Blues and Burnout: How to keep happy and energised this exam season

It’s that time of year again, and this exam season only seems to be made more stressful by the fluctuating weather and the covid restrictions that seem to be easing at an excruciating snail’s pace. Being shut indoors with a pile of revision on your desk and exams looming can be a real strain on our mental health- an overworked mind and deflated mood can quickly lead to exam blues, and even total burnout. But exam season doesn’t have to be all doom and gloom. Check out the tips below, and help keep yourself happy and energised in the weeks to come.

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Eat happy, sleep happy, study happy: how to maintain a healthy lifestyle this exam season

Exam season. It’s a two-word phrase that calls to mind so many negative thoughts. Cramming, all-nighters, caffeine overdoses and stress-eating are common habits of students in the lead-up to exams. However, these patterns of stress can put our bodies and minds under a lot of pressure, leading to burnouts, depressive states and even illness. Maintaining a healthy lifestyle during exams seems impossible- and more than that, it feels like you’re breaking some kind of unwritten but binding student contract. Exams = stress = unhealthy habits, right? Not necessarily. Check out the tips below on keeping healthy during exam season, and discover just how much better you will feel this year for doing so.

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How to explain your degree to someone who has never studied it

‘So, what do you study?’

You’ve been asked it a thousand and one times, but you’ve somehow never managed to find the perfect answer. Say your degree title and you risk being stereotyped into the box that people associate that subject with. Go into too much detail and you’re bound to lose them. Make it too basic and you can sound patronising. It’s a simple question that can be so difficult to answer. Luckily, this post is full of tips to help you answer that dreaded question with the least amount of awkwardness possible.

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‘Am I Bothered?’: Lockdown Learning in Challenging Circumstances

While the UK may be beginning to ease out of lockdown restrictions, the current ‘work from home’ message can feel like the world is as shut down as ever. This experience is made even worse when your home isn’t particularly work-friendly. Read these three tips for making the best out of a distracting studying environment.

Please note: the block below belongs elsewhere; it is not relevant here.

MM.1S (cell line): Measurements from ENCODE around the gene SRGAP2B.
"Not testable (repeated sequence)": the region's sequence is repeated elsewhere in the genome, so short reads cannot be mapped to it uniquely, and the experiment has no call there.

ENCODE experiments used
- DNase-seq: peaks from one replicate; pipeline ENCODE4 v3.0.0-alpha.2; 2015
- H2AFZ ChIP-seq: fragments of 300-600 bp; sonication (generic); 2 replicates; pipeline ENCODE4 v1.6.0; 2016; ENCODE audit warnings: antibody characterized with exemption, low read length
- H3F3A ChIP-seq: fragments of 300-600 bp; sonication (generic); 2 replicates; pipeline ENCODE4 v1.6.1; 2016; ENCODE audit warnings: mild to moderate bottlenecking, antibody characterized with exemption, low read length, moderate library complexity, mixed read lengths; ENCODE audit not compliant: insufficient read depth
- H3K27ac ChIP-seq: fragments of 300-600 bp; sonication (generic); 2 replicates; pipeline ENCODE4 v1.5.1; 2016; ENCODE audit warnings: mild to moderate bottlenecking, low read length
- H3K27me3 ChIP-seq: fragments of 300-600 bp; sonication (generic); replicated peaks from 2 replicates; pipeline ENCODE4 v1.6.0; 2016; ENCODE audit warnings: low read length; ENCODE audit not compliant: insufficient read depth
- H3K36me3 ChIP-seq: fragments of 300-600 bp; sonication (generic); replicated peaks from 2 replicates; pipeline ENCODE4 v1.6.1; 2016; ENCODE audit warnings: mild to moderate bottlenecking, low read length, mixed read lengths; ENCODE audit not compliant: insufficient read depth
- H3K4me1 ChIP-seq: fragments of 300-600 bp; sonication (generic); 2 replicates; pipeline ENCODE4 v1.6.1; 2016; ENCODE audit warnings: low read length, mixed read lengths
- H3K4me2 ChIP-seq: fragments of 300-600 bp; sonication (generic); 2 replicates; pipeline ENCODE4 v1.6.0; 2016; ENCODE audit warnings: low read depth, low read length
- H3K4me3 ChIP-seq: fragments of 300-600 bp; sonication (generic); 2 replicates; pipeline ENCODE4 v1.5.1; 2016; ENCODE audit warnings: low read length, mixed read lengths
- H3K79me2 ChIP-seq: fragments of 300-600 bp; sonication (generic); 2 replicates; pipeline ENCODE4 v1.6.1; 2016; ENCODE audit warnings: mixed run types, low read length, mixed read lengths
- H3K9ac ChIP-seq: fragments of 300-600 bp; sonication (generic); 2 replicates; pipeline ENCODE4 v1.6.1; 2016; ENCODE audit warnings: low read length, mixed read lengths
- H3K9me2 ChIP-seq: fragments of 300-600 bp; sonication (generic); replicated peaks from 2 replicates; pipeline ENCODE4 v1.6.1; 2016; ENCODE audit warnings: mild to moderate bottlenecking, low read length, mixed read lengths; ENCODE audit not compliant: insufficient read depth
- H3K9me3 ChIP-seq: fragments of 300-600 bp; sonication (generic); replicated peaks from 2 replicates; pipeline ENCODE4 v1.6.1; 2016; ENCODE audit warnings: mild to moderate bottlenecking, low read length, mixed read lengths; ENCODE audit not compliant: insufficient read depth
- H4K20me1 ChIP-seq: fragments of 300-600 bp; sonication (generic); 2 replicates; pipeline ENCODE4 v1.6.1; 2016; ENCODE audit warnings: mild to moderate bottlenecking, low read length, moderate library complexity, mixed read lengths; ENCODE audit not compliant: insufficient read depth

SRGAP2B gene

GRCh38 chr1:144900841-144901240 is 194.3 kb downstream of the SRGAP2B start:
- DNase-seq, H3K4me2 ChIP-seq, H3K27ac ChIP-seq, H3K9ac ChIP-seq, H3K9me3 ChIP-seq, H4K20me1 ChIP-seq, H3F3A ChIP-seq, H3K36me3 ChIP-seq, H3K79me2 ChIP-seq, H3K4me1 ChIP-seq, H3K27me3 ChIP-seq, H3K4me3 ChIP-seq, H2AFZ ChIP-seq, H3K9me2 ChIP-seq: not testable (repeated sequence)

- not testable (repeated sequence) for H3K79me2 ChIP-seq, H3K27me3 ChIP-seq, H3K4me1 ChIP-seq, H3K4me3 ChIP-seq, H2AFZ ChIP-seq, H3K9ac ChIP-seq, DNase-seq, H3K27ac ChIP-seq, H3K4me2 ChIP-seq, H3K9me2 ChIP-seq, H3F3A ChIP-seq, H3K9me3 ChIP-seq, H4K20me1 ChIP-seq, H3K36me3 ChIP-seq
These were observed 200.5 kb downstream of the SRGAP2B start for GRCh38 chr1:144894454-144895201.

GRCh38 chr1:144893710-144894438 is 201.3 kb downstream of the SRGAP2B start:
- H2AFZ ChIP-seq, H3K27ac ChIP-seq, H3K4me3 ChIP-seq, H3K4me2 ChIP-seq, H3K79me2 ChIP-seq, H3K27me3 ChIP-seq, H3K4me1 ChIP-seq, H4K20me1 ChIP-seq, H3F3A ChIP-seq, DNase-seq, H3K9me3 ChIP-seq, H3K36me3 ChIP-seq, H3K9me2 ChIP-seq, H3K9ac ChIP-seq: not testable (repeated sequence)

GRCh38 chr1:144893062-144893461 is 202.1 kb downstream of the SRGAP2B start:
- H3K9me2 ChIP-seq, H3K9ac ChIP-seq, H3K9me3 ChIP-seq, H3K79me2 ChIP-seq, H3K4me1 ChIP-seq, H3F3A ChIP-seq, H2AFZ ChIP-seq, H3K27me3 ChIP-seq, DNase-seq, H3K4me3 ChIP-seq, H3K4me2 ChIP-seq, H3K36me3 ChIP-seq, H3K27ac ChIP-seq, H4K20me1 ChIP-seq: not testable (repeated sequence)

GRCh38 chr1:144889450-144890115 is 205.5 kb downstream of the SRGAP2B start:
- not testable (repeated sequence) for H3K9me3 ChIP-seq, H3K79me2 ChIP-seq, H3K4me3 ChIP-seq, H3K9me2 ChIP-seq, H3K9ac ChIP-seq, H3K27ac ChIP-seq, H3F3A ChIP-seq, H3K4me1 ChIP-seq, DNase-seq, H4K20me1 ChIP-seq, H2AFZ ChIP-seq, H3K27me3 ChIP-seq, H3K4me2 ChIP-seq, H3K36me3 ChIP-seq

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From hopeless to romantic: how to romanticise your degree

romanticise /rə(ʊ)ˈmantɪsʌɪz/
verb: romanticise
deal with or describe in an idealized or unrealistic fashion; make (something) seem better or more appealing than it really is. (Oxford Languages)  

Valentine’s may be over, but that doesn’t mean the romance is dead! Sometimes our degrees can be a source of frustration, anxiety, or just plain boredom. When you’re halfway through a seemingly endless bibliography or struggling with exercises that you just can’t seem to get your head around, it can be really hard to love (or even like) your degree. However, if you can learn to romanticise what you study it can go a long way towards helping you achieve degree satisfaction. Check out the tips below, and start falling in love with your degree again!  
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Overcoming Imposter Syndrome at University

‘Imposter Syndrome’ is defined by Warwick’s Wellbeing Service as “a psychological phenomenon in which people doubt their accomplishments…and fear being exposed as a ‘fraud’, despite evident success or external proof of competence”. These fears are felt by countless students across the globe, but can feel incredibly isolating. This post provides three practical tips to beat those doubts.

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Welcoming Rolf back onto campus – our own ‘Campus Cat’

Worshipped as gods by the Ancient Egyptians, protected by law and mummified after their death. No, this is not about pharaohs. It’s about our furry companions. While there were many other feline goddesses in ancient Egypt, Bast was the only one represented as a domestic cat. She had many roles, including being the goddess of protection. No wonder that one of her “manifestations” – Rolf – has been patiently and persistently patrolling Warwick’s campus, protecting our community and making sure that everything is in perfect feline order. After his accident in early February, he fully recovered and Warwick decided to welcome our superstar back, as he truly deserves.

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How our pawsome companions can help us nurture our inner child

An English author and the Winnie the Pooh’s creator Alan Alexander Milne said: “Some people talk to animals. Not many listen though. That’s the problem.” So, what it is that we could learn from them if we observed and listened more carefully? And how one curious cat – our campus buddy Rolf – captured the heart of entire Warwick’s community and brought so much joy in an often stressful academic environment?…By Blanka Matkovic

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